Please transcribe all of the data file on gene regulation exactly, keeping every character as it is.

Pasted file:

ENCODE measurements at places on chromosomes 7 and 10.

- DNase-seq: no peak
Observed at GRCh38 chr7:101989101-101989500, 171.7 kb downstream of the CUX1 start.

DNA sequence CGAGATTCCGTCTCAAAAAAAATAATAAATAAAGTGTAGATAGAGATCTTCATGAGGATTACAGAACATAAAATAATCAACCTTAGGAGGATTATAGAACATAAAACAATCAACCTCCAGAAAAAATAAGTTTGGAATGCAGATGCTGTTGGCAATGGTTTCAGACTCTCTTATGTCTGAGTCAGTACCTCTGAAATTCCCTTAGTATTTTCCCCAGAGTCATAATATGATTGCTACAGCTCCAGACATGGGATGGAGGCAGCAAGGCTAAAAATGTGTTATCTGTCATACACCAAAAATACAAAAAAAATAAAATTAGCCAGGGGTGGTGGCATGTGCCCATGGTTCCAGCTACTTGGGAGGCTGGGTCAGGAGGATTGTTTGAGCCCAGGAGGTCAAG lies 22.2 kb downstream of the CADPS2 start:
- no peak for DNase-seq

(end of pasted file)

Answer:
ENCODE measurements at places on chromosomes 7 and 10.

- DNase-seq: no peak
Observed at GRCh38 chr7:101989101-101989500, 171.7 kb downstream of the CUX1 start.

DNA sequence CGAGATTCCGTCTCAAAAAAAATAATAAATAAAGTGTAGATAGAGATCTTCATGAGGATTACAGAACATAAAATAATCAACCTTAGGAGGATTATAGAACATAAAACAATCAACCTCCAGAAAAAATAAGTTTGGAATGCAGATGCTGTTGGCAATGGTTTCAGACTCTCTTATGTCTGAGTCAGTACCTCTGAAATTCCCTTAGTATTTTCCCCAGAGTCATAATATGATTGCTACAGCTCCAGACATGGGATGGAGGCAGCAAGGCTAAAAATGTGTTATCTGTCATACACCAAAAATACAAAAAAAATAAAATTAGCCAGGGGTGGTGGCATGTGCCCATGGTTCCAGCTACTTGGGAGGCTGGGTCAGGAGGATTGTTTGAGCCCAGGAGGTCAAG lies 22.2 kb downstream of the CADPS2 start:
- no peak for DNase-seq